Previously: Despite genetic advances, detection still key in breast cancer, Using 3-D technology to screen for breast cancer and Better communication between caregivers reduces medical errors, study finds
Photo by Jill Carlson

Medicine and Society, Patient Care, Technology

Advice for young doctors: Embrace Twitter

Advice for young doctors: Embrace Twitter

9093733888_79ccacf171_zYoung doctors have to juggle a huge workload, so it’s not surprising that many don’t use Twitter or other social media. But Brian Secemsky, MD, an internal medicine resident at the University of California, San Francisco recently wrote a story on Huffington Post outlining the benefits of the twitter-verse for young physicians. He notes that Twitter can serve as a good source of medical knowledge and writes:

By choosing a good mix of these medical profiles, especially those that tweet links to high-yield content, you are able to create an individually tailored and constantly updated curated source of medical information, freely available at any time.

(@StanfordMed is one of those profiles, in our humble opinion)

He also points out that Twitter is a good way for up-and-coming physicians to interact with others in their specialty and a place to for them to voice opinions about topics important to them. Also, these days, doctors have a presence online whether they plan to or not, so it’s best to take control of that image. Secemsky writes:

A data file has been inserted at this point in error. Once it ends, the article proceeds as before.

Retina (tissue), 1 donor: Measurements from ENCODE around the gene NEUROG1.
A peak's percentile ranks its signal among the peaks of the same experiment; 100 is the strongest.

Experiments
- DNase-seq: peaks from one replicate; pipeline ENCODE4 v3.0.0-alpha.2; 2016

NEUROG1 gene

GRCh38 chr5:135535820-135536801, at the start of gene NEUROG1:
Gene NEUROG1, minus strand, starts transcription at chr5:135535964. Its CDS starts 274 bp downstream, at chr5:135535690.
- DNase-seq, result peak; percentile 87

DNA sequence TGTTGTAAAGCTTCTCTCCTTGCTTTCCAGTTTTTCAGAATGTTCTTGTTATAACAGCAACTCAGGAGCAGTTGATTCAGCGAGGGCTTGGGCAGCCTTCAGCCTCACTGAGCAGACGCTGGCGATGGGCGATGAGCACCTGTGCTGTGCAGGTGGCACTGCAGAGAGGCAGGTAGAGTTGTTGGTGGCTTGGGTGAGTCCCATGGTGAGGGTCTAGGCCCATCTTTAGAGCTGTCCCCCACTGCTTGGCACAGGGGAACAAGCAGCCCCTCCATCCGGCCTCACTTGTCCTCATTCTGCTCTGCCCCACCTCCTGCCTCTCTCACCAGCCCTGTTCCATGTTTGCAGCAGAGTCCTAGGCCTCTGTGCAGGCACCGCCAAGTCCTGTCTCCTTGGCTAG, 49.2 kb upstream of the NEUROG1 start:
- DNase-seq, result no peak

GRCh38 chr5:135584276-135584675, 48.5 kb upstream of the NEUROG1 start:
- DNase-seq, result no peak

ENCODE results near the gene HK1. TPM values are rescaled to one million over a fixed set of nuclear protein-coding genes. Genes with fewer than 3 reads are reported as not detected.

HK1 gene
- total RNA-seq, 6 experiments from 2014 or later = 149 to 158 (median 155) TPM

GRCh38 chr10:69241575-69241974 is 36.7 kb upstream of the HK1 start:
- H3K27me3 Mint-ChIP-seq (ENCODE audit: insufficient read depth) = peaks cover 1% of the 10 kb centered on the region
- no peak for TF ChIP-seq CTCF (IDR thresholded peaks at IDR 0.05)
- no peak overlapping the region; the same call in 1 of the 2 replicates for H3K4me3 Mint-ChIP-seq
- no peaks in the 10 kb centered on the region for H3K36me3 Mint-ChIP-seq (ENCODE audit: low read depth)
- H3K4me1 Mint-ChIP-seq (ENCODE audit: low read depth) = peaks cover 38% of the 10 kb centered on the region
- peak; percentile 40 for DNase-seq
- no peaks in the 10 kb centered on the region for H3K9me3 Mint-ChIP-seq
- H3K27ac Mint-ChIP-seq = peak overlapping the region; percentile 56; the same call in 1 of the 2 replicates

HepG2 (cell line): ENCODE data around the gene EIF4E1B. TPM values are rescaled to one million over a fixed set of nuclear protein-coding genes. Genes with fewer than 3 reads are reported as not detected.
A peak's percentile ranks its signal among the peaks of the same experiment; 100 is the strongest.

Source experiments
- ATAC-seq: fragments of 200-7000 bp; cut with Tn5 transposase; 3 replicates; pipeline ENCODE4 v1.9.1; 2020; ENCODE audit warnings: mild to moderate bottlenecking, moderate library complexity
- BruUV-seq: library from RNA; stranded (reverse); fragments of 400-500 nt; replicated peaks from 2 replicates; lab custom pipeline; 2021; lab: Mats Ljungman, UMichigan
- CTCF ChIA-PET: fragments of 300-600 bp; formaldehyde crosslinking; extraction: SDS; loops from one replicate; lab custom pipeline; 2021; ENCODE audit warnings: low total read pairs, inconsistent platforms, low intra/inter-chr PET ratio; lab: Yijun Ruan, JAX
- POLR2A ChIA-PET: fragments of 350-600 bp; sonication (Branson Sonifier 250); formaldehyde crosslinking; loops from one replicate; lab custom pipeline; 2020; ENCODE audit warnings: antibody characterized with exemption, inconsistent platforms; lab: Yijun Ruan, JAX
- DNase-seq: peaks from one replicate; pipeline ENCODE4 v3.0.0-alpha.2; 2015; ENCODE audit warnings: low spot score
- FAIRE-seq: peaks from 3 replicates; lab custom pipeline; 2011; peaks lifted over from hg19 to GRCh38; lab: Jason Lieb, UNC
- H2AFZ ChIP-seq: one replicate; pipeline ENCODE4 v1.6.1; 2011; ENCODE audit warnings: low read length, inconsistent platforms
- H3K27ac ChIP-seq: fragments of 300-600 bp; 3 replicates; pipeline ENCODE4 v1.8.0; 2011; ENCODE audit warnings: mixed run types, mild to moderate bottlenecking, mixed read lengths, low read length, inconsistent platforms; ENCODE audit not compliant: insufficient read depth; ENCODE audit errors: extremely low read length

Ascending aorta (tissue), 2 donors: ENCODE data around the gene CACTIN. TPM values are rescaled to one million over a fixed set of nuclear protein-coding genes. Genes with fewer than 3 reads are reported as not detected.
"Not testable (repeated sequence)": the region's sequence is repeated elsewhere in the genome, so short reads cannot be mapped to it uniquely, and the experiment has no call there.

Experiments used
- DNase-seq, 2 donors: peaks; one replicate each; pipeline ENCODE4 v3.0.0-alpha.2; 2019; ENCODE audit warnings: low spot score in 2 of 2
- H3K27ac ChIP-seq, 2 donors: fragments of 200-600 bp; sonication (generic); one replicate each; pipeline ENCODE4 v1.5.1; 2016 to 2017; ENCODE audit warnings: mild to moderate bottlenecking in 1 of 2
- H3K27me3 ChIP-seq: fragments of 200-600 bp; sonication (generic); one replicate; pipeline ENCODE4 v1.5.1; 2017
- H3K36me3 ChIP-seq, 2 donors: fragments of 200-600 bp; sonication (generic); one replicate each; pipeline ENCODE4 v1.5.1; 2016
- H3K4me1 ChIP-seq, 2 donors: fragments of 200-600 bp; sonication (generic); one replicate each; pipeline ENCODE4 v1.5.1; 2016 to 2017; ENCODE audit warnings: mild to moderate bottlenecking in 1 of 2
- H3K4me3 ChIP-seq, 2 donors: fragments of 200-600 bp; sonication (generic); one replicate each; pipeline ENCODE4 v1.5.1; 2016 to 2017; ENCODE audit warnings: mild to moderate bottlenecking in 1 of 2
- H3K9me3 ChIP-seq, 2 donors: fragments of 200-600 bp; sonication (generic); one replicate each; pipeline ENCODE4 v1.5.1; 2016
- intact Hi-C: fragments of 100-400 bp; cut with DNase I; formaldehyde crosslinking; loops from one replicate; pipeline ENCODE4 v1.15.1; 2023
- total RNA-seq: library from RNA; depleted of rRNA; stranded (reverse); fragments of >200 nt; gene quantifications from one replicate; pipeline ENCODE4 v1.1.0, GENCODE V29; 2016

Whether you like it or not, your professional image will likely end up on the Internet. It may be through the increasing patient use of physician rating websites or your own institution displaying your professional profile and accomplishments. It will be difficult to avoid the impact of the online community in your medical career.

Previously: How can health-care providers better leverage social media to improve patient care?More reasons for doctors and researchers to take the social-media plungeSubjects for doctors to avoid when using social media, How, exactly, can Twitter benefit physicians? and How can physicians manage their online persona? KevinMD offers guidance
Photo by Kooroshication

Genetics, NIH, Research, Science, Stanford News, Technology

Of mice and men: Stanford researchers compare mammals' genomes to aid human clinical research

Of mice and men: Stanford researchers compare mammals' genomes to aid human clinical research

Scientists have long considered the laboratory mouse one of the best stand-ins for researching human disease because of the animals’ genetic similarity to humans. Now Stanford researchers, as part of a consortium of more than 30 institutions, have confirmed the mouse’s utility in clinical research by showing that the basic principles controlling genes are similar between the two species. However, they also found some important differences.

From our press release on the work:

“At the end of the day, a lot of the genes are identical between a mouse and a human, but we would argue how they’re regulated is quite different,” said Michael Snyder, PhD, professor and chair of genetics at Stanford. “We are interested in what makes a mouse a mouse and a human a human.”